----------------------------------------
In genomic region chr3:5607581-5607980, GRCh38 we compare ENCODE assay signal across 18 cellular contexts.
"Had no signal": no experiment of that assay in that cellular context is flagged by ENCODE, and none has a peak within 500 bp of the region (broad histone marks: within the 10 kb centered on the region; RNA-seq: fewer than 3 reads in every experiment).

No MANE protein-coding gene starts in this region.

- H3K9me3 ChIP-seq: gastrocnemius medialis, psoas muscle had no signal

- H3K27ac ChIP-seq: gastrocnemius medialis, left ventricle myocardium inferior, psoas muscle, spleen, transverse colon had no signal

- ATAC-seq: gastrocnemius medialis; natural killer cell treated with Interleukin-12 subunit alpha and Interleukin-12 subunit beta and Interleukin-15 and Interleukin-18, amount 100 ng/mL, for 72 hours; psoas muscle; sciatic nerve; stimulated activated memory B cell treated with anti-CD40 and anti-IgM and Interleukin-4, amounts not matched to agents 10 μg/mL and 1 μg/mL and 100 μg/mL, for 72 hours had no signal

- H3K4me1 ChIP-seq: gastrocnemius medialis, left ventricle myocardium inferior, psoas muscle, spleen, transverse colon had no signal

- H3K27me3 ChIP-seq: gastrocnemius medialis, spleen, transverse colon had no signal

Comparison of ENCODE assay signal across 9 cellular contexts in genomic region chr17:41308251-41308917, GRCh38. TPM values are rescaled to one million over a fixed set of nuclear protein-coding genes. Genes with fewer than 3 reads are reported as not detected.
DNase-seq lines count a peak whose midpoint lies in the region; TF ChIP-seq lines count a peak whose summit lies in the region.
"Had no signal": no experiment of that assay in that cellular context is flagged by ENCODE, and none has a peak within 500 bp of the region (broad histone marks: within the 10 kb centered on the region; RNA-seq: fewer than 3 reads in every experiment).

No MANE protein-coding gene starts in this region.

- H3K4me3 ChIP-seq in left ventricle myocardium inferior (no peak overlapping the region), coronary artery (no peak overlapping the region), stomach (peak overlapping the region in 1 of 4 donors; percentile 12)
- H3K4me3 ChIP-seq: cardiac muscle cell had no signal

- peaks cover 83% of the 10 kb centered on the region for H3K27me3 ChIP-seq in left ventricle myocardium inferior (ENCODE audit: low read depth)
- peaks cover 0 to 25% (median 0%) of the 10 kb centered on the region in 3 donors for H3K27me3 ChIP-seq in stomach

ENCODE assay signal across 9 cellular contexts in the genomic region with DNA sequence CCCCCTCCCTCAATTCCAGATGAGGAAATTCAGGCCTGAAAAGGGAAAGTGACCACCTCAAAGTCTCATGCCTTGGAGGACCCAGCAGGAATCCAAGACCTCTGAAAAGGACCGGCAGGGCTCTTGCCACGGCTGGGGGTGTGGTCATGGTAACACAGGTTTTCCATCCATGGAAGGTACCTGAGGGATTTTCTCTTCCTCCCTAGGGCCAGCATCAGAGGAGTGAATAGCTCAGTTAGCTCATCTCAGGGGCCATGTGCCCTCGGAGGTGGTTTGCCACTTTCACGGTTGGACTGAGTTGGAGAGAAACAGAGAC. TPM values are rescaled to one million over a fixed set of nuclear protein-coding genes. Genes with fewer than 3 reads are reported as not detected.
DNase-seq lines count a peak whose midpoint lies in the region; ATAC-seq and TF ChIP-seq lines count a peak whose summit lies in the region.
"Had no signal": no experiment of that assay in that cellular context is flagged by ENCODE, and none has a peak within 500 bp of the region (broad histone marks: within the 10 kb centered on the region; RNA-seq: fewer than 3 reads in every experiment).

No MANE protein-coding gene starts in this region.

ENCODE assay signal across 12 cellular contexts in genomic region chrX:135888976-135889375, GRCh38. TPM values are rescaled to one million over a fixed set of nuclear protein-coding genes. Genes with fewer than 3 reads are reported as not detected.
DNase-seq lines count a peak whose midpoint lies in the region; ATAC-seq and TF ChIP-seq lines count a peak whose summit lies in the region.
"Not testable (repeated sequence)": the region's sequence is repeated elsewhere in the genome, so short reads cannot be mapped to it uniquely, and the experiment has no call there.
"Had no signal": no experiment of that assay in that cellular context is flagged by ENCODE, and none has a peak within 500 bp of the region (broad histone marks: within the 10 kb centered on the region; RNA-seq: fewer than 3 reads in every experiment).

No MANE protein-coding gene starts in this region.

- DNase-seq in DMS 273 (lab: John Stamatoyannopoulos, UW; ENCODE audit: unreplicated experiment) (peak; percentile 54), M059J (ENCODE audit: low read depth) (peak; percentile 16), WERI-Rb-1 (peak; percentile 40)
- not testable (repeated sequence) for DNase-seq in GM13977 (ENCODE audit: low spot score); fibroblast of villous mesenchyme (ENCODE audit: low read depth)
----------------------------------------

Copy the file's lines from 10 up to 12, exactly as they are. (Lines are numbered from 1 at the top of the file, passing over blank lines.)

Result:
DNase-seq lines count a peak whose midpoint lies in the region; TF ChIP-seq lines count a peak whose summit lies in the region.
"Had no signal": no experiment of that assay in that cellular context is flagged by ENCODE, and none has a peak within 500 bp of the region (broad histone marks: within the 10 kb centered on the region; RNA-seq: fewer than 3 reads in every experiment).

No MANE protein-coding gene starts in this region.